I must say that I am baffled by the arguments that many Liberals are putting forward in which they condemn Layton and the NDP as somehow 'handing Harper a majority.' For one thing it seems a distinctly anti-democratic argument, very simpilar to the one put forward by the very same Liberals against the Conservatives for telling the country that the "election is unnecessary." But at a more basic, rational level the argument seems odd because the NDP and the Liberals are, by many accounts equal in the polls. And if the Liberals and the NDP are even in the polls then the argument can in fact run either way. NDP supporters could just as equally complain that Ignatieff should stop campaigning so hard and let the NDP win, or else he could be "handing Harper a majority." In other words, not only is the argument being put forward by many Liberals distinctly anti-democratic, it is very clearly logically flawed.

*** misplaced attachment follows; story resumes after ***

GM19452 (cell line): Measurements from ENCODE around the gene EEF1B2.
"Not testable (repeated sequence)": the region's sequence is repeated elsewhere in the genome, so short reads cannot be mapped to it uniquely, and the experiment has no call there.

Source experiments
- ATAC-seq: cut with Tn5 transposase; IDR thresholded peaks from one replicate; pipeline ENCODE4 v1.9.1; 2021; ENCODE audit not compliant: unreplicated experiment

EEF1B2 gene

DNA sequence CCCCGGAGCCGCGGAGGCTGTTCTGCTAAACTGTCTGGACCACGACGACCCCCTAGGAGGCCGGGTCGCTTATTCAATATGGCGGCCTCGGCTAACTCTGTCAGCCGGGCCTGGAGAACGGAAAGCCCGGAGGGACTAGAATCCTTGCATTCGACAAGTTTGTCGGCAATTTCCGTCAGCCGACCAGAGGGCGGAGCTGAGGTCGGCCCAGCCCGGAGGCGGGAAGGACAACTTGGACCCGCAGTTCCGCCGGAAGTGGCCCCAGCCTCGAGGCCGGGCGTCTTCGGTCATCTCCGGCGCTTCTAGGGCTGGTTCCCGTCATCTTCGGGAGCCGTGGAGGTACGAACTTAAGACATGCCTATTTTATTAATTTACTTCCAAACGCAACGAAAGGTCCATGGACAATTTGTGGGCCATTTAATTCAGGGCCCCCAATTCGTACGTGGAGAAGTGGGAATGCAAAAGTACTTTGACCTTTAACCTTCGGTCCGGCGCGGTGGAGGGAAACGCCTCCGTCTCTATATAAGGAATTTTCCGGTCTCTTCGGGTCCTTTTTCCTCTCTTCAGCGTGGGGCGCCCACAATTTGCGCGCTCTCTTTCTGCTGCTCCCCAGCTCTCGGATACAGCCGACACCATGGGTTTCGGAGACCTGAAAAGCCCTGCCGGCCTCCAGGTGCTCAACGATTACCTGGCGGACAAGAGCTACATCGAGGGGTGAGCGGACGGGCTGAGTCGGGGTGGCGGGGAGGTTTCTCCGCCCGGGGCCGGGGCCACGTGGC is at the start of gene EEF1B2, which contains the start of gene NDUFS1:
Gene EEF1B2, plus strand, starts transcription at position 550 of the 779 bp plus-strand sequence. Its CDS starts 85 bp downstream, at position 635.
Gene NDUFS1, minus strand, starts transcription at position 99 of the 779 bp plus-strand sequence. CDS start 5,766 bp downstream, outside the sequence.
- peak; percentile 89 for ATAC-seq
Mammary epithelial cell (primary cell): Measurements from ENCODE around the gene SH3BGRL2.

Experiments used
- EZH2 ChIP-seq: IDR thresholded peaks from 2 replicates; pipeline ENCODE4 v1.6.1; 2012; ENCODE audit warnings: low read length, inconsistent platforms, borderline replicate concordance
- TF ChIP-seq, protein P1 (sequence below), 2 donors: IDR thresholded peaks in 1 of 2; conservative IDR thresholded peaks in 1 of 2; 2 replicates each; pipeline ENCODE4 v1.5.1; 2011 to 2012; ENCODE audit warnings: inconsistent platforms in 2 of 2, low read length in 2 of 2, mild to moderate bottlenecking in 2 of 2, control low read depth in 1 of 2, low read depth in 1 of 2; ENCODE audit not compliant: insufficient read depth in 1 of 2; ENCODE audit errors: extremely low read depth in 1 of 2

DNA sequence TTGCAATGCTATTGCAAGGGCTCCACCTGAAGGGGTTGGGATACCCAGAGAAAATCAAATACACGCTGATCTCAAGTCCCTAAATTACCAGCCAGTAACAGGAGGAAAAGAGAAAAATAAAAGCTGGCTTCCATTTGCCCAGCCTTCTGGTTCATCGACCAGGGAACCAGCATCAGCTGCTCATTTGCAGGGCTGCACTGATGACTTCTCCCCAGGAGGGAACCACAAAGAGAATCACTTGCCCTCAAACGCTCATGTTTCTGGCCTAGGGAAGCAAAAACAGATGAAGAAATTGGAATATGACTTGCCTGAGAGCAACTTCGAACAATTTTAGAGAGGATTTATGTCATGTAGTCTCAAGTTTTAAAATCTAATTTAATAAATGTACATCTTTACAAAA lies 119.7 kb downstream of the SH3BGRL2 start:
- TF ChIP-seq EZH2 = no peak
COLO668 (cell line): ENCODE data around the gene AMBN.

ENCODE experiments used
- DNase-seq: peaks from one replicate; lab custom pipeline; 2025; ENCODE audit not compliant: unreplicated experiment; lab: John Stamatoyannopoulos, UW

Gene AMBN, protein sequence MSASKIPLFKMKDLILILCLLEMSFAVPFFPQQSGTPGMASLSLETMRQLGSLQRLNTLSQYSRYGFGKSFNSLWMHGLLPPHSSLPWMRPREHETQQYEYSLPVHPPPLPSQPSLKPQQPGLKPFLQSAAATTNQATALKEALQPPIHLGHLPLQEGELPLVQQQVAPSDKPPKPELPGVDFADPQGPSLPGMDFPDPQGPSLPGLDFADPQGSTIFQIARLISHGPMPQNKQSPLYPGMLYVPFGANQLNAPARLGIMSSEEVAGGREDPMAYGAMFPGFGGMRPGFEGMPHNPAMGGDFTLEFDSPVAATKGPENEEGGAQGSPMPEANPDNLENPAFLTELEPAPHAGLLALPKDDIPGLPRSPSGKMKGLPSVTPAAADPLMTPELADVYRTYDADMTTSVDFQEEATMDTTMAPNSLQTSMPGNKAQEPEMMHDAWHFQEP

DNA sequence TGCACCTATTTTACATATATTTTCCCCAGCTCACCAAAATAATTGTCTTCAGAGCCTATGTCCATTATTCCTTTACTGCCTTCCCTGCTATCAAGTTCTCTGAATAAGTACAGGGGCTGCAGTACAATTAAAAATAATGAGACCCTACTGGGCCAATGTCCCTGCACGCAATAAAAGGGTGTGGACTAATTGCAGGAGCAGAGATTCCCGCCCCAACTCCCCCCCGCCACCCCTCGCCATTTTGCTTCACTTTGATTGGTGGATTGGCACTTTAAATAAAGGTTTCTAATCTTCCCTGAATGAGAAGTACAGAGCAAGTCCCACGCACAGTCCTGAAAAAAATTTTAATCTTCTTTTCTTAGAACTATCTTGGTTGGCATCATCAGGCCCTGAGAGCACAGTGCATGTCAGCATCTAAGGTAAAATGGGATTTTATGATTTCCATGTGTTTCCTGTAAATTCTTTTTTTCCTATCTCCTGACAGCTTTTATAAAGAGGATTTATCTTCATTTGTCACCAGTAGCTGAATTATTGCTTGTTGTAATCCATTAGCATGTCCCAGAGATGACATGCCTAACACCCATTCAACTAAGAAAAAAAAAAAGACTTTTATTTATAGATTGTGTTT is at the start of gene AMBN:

The real fact is, and the one that Liberals should be upset by is this - if Harper were to win a majority while the Liberals and NDP (and other parities) have significantly more popular support, it is a flawed political system that hands Harper the majority, not any particular party that is only rightly taking part in the democratic system. It is the system that is flawed and unjust, not any specific political party. But unfortunately, few Liberals are willing to make this argument because they have, historically, benefited from the injustices of our first-past-the-post system. The Liberal Party of Canada has often held absolute power without actually enjoying a majority of popular support, and they don't want to change it because they are hoping to enjoy that power again at some point.
I call on Liberals to finally put the blame where the blame belongs - squarely at the feet of an antiquated political system rather than with people who are trying to exercise their basic political rights.
The Super Electric Vehicle, Renault Zoe
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